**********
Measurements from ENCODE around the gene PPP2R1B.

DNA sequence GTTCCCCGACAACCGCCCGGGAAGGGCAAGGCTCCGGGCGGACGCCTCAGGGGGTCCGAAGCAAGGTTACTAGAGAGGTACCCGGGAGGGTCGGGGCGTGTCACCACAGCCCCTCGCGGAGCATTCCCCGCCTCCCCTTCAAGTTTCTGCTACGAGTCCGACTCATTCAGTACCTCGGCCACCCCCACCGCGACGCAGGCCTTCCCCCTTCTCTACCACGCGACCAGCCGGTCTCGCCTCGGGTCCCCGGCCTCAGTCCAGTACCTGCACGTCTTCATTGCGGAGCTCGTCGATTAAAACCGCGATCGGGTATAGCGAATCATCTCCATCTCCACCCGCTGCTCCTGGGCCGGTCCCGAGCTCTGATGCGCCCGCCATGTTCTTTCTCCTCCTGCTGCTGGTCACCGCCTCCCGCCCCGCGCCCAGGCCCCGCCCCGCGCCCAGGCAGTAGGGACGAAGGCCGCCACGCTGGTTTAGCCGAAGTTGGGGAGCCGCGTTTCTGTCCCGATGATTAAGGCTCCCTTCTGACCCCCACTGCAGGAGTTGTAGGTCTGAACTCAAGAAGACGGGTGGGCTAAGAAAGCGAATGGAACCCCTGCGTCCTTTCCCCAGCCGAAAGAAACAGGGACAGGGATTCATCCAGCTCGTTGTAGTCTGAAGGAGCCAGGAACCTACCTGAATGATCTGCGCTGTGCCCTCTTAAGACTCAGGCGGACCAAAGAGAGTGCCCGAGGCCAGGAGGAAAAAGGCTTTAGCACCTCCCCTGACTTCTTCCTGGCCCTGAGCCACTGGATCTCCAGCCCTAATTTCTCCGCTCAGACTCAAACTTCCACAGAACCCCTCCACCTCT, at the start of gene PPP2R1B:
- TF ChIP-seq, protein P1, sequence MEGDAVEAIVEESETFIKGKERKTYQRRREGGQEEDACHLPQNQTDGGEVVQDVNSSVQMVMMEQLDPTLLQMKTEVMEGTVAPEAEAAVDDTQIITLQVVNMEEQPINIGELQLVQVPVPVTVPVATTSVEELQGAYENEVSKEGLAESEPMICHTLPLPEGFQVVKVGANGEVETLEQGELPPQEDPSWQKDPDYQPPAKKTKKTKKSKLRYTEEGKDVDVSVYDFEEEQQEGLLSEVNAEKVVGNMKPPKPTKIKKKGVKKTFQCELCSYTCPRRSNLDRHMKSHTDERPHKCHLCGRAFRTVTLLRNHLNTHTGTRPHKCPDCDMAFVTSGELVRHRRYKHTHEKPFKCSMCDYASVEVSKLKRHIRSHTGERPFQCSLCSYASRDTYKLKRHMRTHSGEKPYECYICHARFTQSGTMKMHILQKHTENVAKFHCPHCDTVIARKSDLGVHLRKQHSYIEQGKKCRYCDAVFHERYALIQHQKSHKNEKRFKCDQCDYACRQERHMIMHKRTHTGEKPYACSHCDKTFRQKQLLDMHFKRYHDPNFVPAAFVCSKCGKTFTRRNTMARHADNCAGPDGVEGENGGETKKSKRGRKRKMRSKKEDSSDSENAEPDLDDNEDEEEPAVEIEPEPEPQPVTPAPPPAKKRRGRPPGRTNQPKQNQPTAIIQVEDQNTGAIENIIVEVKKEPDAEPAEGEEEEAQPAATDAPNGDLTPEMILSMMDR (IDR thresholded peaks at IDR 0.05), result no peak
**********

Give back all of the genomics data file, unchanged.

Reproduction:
Measurements from ENCODE around the gene PPP2R1B.

DNA sequence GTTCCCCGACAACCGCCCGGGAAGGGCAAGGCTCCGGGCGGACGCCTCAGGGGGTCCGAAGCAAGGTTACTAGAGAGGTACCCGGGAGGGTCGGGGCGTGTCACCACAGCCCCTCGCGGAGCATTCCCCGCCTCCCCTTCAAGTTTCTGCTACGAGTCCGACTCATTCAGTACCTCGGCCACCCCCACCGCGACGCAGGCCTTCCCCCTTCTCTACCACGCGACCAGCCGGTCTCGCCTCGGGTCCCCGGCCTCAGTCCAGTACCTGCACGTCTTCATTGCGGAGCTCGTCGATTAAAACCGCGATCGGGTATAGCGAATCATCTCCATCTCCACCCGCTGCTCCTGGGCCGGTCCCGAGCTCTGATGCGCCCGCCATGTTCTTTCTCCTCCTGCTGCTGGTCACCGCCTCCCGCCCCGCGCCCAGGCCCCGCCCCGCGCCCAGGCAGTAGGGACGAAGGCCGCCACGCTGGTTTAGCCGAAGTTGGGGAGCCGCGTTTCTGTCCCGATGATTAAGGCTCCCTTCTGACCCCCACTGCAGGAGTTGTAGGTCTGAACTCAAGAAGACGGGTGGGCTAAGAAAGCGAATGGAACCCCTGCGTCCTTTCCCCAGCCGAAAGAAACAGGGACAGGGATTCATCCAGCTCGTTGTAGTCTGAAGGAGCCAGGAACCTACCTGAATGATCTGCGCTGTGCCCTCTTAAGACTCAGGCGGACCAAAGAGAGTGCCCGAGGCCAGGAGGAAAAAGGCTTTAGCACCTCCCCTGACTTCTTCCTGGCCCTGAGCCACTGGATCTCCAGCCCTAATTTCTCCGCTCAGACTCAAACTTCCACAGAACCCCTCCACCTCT, at the start of gene PPP2R1B:
- TF ChIP-seq, protein P1, sequence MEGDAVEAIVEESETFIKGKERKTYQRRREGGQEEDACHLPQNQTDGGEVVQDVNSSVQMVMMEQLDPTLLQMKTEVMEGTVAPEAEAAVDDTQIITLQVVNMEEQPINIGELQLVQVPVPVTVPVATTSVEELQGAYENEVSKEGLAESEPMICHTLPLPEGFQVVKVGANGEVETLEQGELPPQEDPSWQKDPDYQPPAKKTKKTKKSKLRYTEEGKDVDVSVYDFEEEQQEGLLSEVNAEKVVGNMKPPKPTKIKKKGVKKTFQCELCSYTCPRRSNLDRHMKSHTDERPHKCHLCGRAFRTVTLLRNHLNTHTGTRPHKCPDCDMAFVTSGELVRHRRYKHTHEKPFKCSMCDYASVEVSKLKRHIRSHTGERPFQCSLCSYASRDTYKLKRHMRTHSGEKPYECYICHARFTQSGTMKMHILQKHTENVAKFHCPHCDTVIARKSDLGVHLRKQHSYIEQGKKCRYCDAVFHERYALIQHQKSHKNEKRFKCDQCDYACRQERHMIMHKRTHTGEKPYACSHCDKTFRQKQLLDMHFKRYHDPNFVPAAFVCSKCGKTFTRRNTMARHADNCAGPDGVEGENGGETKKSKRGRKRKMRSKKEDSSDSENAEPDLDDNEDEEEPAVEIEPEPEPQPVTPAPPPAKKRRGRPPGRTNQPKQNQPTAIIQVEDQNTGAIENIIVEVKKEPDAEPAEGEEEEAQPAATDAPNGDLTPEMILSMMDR (IDR thresholded peaks at IDR 0.05), result no peak